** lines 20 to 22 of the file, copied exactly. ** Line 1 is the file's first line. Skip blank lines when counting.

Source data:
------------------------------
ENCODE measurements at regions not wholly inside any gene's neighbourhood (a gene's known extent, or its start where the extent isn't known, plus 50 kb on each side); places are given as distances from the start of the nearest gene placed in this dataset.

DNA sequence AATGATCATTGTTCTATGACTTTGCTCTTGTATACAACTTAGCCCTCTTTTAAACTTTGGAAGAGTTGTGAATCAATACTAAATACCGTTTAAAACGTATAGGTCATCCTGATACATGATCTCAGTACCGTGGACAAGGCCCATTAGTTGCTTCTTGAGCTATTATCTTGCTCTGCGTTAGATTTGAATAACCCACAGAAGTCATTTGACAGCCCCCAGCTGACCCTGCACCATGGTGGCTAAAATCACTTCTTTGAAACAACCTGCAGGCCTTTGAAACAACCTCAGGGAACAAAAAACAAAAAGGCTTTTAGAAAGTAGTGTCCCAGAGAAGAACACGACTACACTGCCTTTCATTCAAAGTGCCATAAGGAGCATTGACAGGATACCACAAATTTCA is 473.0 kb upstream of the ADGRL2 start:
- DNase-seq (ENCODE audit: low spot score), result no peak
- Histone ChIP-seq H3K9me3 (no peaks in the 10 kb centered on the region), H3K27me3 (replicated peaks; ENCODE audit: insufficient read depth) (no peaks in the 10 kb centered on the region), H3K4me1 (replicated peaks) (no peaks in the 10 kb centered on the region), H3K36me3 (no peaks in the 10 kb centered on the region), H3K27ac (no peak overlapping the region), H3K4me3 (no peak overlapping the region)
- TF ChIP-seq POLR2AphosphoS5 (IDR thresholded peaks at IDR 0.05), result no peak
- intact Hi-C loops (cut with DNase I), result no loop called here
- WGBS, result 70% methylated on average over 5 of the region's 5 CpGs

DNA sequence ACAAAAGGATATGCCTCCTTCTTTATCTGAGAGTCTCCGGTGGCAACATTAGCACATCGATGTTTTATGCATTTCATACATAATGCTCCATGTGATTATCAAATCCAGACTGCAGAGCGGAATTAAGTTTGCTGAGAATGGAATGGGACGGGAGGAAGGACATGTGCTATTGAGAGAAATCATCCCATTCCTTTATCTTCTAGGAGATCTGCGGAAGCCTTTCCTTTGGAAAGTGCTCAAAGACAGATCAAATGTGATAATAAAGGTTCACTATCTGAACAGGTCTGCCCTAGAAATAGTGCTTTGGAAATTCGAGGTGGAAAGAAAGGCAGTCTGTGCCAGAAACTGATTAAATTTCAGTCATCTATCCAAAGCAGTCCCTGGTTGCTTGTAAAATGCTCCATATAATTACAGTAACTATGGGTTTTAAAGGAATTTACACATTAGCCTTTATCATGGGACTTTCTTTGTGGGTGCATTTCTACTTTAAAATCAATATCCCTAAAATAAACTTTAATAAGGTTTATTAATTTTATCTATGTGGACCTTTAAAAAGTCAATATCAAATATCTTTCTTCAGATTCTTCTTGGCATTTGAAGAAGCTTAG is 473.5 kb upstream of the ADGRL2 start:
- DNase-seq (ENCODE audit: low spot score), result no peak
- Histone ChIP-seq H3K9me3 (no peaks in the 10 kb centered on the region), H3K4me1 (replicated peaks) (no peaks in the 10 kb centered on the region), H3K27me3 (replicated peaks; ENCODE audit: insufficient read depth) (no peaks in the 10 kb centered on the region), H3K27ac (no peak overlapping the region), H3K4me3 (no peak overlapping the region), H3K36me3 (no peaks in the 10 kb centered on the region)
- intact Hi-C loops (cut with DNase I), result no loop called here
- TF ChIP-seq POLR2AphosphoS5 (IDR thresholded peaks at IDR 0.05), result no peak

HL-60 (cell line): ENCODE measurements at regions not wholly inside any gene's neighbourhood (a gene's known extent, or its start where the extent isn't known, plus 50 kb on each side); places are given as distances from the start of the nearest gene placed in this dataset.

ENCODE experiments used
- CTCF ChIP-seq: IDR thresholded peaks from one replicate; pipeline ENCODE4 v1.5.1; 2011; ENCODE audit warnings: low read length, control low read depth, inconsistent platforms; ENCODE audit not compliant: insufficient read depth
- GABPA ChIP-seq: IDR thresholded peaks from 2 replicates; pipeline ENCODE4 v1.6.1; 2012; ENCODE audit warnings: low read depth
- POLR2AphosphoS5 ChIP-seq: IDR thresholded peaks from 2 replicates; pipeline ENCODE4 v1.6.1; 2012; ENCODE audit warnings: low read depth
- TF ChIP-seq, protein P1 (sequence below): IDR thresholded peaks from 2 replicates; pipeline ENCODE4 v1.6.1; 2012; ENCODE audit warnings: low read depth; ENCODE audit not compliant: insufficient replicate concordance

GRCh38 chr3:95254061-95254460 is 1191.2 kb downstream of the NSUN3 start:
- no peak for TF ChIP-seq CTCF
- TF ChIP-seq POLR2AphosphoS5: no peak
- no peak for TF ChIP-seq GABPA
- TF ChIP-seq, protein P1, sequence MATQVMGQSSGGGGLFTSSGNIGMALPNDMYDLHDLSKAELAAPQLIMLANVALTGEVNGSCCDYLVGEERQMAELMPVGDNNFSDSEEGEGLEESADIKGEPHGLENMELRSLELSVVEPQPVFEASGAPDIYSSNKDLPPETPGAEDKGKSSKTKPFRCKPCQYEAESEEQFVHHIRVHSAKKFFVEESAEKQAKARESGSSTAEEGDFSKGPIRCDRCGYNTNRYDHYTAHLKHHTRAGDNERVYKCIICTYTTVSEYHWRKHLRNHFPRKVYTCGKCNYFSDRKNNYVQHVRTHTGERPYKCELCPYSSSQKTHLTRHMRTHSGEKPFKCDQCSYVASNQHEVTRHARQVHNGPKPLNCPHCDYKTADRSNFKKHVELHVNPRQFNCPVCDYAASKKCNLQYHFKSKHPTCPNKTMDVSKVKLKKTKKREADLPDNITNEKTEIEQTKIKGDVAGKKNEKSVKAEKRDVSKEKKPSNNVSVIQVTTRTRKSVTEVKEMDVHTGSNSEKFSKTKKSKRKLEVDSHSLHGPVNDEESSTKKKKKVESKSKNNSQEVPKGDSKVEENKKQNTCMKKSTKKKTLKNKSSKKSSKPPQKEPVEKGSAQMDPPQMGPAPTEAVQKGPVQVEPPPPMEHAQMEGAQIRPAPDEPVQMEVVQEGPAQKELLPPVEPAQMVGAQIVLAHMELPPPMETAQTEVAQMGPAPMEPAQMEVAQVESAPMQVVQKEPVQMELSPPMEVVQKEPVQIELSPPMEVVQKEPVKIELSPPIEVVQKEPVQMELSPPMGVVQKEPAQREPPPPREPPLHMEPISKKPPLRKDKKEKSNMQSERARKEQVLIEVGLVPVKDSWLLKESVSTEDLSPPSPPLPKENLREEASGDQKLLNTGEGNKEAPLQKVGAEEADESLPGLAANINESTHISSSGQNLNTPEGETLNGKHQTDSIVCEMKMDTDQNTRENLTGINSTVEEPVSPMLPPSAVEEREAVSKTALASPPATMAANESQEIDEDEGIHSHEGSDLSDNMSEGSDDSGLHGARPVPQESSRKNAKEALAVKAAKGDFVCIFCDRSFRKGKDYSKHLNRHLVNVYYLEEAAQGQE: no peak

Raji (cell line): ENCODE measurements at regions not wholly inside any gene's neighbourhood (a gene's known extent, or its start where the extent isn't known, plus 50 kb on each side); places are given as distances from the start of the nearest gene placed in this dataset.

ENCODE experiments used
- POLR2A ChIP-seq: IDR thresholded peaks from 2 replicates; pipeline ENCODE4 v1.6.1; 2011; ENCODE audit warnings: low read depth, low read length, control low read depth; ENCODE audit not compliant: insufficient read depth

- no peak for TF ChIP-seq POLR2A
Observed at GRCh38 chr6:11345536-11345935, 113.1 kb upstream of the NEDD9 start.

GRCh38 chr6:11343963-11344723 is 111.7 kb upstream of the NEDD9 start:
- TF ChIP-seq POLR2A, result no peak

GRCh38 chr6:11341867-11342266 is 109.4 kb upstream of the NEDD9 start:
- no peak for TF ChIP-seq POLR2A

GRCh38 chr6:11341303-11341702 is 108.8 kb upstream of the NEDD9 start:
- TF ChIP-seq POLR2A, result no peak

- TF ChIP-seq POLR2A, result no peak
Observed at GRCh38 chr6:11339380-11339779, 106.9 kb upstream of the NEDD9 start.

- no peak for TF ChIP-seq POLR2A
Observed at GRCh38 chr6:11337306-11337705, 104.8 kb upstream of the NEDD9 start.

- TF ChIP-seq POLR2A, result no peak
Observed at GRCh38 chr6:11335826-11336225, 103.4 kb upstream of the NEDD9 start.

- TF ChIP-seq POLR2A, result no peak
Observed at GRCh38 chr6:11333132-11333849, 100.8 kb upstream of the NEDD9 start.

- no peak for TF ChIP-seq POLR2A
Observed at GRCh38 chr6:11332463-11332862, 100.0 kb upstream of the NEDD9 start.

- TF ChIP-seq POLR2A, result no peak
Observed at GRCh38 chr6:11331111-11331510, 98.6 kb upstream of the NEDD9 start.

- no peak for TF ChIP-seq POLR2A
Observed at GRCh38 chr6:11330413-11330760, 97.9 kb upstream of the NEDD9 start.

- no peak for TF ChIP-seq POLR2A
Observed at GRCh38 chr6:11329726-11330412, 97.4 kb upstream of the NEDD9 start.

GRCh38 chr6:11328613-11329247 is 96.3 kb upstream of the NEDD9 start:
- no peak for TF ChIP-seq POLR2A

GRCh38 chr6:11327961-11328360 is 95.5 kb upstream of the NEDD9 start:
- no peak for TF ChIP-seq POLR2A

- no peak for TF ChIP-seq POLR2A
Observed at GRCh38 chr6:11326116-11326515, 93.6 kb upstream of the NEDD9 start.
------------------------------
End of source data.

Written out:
- no peak for TF ChIP-seq CTCF
- TF ChIP-seq POLR2AphosphoS5: no peak
- no peak for TF ChIP-seq GABPA